MOUNT OLIVE, N.C. — It was an exciting year for Katie Gates, of Winston Salem, NC. In fact, 2020 was supposed to be “HER YEAR.” She was finally going to graduate from high school and head off to college. Then, COVID-19 came and turned her world upside down.
“We got the news that high school would be out for two weeks,” she recalled, “Those two weeks turned into a month and then a month turned into the rest of the school year.”
For Gates, and most high school students throughout the country, everything was shutdown. No FFA banquet, no final walkthrough, no yearbook signing, no senior sunset, no elementary walkthroughs, and no graduation. “In the blink of an eye, everything we had worked so hard for during our 13 years of school and wanted to celebrate was ripped away from us,” she recalled. “Suddenly everything we wanted to say goodbye to, just left.”
Graduation came with no fanfare and college entrance loomed. “It was very a intimidating time for me,” Gates revealed. “I was enrolled at the University of Mount Olive, but I knew no one and I had to move in and settle my things all by myself. My parents stood outside of my window all day, since they were not allowed inside due to COVID restrictions.”
With strict social distancing and mask mandates in place all across American colleges and universities, Gates, like many, found it hard to meet people and make connections. After one semester, she was ready to call it quits. However, Samantha Crouch, a fellow UMO student convinced Gates to stay. “She told me that college was a time for character development,” Gates recalled. “I heeded her advice and stayed. During my second year at UMO COVID restrictions were lightened. I met so many new people and got to attend many events that had been previously canceled.”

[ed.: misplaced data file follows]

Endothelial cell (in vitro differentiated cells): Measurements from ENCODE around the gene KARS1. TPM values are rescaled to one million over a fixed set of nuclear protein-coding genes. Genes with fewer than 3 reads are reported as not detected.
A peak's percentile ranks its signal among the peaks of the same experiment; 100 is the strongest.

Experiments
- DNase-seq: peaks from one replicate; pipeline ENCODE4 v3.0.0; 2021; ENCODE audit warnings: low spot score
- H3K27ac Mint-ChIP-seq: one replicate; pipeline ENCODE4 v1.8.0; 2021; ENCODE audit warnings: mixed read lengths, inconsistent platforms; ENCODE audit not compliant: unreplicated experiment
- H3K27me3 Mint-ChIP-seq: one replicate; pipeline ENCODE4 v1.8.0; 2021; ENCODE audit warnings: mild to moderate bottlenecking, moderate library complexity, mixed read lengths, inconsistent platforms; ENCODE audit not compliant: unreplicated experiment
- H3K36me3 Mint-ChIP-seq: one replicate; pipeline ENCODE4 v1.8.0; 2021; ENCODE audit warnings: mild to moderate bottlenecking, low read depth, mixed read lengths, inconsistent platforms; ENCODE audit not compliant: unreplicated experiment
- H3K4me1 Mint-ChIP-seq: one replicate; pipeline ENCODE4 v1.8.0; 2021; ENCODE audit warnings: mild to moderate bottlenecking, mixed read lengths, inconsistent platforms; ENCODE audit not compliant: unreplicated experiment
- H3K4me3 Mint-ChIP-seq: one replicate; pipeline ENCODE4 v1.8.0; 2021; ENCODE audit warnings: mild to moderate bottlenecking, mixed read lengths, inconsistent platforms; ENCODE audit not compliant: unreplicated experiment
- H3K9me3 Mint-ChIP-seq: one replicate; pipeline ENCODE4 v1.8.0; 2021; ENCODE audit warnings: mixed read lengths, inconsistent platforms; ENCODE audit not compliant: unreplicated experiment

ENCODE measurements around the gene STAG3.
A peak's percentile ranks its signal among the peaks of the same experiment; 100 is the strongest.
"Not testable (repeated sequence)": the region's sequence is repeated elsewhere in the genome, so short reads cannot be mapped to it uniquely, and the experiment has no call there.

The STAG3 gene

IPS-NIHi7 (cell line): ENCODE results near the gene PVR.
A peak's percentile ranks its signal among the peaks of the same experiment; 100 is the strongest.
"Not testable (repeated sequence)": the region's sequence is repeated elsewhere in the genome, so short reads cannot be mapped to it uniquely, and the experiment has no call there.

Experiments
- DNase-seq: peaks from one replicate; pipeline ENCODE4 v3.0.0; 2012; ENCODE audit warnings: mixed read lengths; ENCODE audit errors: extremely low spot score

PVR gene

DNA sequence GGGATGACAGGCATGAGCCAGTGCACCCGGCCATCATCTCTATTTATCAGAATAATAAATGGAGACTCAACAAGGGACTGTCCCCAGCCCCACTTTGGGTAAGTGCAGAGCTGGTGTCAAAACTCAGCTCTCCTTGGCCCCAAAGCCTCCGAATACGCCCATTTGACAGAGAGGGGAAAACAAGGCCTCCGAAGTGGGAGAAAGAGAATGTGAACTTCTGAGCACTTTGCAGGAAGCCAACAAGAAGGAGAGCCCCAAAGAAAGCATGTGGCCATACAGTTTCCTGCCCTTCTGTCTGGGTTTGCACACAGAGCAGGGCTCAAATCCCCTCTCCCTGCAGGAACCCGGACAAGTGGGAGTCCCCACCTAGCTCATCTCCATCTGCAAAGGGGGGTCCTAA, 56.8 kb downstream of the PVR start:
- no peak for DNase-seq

After a rocky collegiate start, Gates immersed herself in all things ag-related. The agriculture education major became involved in CFFA, attended regional rallies, and Career Development Events (CDE). She began working in the UMO Admissions Department and at the UMO Kornegay Student Farm, where she assisted will all sorts of farm duties and responsibilities.
“Working at Kornegay Student Farm has been so much fun,” she gleamed. “On a typical day, Katie and the other student workers feed and care for the donkeys, goats, sheep, cows, and chickens. They water plants in the greenhouse, pick whatever fruits or vegetables are in season, and then assist with a variety of farm chores. The chores include moving fencing, staking up tomatoes, pulling weeds, landscaping, setting plants, getting produce ready to sell at the farmers market, hosting farm tours and events, and so much more.
“I love working at the farm,” Gates stated. “It is helping prepare me for my future career as an agriculture teacher by exposing me to many hands-on experiences that I will, in-turn, be able to share with my future students. I have met many new friends, made lots of connections with the people around me, and become involved in things that have always interested me,” Gates beamed. “UMO has given me so many opportunities. I am so glad that Samantha convinced me to stay!”
“Katie is a real rock-star,” said Dan Pipkin, Kornegay Student Farm Manger. “She is always ready and willing to assist in any project, big or small. She does everything with a smile and a positive attitude. I know she will go far in life and that her future students will be the benefactors of her experiences and her love of agriculture.”
This fall Gates will start her junior year at UMO. She is on track to graduate in the spring of 2024. Her plans include becoming a high school horticulture teacher. Gates is the daughter of Tom and Carrie Gates.
The University of Mount Olive is a private institution rooted in the liberal arts tradition with defining Christian values. The University is sponsored by the Convention of Original Free Will Baptists. For more information, visit www.umo.edu.
—Rhonda Jessup, University of Mount Olive